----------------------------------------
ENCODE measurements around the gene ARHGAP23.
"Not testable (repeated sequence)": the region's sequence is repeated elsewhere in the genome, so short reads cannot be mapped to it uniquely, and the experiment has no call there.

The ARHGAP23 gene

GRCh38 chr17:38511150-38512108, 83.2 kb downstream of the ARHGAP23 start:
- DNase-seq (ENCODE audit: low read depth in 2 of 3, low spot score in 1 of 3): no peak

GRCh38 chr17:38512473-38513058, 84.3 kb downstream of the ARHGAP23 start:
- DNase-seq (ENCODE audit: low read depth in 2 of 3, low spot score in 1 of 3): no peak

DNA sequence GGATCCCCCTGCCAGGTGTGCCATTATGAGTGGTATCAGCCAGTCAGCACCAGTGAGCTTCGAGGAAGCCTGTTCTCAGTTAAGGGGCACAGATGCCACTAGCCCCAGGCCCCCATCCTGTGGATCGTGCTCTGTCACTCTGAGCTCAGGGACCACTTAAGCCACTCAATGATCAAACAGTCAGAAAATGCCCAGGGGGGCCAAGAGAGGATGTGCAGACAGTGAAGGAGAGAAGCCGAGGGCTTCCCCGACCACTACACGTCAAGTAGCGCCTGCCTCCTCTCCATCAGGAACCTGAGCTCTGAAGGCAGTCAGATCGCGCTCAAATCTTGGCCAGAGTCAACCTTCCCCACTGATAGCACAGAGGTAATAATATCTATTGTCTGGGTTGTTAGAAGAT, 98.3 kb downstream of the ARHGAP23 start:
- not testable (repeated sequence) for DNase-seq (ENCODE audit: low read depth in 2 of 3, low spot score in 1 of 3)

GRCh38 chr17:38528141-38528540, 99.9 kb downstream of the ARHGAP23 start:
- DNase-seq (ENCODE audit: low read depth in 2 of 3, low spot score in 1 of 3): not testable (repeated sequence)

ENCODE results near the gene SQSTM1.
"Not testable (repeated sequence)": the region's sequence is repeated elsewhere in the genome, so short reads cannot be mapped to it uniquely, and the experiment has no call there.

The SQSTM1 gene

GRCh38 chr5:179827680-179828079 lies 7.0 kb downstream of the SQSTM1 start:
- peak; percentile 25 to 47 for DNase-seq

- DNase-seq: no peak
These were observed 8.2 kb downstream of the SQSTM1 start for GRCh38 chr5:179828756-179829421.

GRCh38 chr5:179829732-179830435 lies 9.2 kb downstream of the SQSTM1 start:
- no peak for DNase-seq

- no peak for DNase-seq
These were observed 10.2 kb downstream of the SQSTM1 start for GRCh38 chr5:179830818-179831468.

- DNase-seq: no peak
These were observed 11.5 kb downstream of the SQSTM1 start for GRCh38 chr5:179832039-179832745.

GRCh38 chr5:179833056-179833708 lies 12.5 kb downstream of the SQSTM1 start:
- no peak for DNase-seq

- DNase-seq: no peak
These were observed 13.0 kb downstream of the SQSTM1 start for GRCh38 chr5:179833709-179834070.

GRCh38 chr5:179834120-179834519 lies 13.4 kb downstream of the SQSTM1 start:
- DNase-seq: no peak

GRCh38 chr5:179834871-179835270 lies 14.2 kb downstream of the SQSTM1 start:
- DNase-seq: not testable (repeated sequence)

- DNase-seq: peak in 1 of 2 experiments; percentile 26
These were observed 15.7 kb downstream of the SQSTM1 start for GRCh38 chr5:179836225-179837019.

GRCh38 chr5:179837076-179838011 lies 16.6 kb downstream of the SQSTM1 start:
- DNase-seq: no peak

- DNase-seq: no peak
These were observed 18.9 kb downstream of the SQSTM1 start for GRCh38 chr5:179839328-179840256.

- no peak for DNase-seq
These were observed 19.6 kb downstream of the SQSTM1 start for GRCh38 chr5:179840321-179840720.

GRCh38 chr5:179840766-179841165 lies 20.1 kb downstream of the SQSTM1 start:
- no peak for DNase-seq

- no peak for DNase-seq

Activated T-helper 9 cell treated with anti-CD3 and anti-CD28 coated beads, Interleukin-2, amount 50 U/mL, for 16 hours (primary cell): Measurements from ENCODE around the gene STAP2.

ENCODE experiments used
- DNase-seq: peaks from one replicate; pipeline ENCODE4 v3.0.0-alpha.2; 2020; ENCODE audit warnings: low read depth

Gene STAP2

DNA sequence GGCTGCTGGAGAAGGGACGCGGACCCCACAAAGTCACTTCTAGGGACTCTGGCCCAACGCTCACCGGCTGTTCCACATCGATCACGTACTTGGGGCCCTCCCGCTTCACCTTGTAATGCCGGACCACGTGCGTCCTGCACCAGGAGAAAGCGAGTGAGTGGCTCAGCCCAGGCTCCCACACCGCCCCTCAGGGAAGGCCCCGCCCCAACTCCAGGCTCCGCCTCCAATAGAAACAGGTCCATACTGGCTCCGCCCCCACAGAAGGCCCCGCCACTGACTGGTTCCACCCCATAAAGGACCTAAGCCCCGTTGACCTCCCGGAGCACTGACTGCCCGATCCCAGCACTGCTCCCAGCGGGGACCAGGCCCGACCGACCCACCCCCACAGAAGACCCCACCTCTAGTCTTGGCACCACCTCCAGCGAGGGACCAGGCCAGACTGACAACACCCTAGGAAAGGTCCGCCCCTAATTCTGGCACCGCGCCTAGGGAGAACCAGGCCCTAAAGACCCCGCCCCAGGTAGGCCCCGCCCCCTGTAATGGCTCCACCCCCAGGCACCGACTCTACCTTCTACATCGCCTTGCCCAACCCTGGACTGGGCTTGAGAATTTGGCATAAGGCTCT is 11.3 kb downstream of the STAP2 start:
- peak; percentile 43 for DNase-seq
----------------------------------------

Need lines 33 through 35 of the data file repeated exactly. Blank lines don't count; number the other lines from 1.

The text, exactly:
- DNase-seq: peak in 1 of 2 experiments; percentile 26
These were observed 15.7 kb downstream of the SQSTM1 start for GRCh38 chr5:179836225-179837019.

GRCh38 chr5:179837076-179838011 lies 16.6 kb downstream of the SQSTM1 start: